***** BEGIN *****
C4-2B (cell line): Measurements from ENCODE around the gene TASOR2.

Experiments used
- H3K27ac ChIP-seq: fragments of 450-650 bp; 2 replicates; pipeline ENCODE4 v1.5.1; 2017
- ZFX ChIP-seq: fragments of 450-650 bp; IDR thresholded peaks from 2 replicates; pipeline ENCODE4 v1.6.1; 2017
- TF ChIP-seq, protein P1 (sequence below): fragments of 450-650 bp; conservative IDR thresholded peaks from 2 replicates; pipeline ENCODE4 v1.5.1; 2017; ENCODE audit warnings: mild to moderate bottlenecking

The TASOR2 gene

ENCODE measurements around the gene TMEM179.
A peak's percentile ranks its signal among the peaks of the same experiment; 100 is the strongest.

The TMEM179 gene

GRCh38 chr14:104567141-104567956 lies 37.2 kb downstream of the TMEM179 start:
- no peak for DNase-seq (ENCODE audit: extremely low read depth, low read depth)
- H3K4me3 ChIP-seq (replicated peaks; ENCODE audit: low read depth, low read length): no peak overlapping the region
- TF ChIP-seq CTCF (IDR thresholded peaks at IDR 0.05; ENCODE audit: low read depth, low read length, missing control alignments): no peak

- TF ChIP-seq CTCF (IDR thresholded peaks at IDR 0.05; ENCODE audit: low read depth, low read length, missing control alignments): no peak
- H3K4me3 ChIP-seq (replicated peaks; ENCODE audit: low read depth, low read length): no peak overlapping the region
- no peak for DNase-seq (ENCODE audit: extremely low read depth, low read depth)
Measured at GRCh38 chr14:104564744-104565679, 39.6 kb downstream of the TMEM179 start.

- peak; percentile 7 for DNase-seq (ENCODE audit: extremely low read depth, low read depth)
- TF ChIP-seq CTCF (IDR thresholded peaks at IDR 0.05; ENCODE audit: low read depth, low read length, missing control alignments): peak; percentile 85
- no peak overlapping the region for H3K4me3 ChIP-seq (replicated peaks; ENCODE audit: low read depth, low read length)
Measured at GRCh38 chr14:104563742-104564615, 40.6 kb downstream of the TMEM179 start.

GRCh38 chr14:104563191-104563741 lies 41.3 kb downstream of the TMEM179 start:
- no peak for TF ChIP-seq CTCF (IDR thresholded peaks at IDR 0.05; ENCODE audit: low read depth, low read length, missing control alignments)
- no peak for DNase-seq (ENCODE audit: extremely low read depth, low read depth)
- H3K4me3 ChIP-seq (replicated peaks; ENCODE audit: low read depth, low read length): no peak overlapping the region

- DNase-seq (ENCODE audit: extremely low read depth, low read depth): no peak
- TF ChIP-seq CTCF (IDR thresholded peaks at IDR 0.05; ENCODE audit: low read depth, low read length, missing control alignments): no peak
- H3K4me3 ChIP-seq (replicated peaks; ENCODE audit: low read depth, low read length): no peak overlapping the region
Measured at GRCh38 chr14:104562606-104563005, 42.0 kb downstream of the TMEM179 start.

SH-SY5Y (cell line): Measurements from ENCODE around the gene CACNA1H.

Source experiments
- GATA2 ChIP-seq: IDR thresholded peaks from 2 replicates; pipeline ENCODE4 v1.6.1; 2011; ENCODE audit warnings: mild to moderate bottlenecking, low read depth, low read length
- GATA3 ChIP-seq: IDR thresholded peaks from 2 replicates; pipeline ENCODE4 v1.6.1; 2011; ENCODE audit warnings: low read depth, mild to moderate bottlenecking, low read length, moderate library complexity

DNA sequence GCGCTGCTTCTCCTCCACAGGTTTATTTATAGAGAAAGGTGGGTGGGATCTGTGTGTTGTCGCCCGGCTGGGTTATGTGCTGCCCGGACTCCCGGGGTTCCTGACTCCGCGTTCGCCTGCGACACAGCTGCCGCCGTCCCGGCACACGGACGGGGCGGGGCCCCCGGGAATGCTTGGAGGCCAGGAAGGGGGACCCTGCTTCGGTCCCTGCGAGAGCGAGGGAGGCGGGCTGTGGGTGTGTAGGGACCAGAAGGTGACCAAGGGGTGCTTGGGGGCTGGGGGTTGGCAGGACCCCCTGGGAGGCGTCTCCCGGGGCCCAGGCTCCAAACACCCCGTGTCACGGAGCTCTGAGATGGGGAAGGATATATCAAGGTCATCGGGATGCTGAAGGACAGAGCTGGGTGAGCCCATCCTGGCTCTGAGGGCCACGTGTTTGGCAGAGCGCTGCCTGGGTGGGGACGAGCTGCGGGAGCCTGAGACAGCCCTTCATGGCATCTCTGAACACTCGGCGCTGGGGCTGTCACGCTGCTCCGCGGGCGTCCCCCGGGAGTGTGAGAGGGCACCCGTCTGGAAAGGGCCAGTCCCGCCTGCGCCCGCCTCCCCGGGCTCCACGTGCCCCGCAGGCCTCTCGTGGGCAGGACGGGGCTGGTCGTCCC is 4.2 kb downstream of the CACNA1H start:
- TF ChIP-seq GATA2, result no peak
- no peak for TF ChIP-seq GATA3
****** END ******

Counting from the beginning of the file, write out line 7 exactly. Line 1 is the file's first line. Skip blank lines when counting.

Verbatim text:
ENCODE measurements around the gene TMEM179.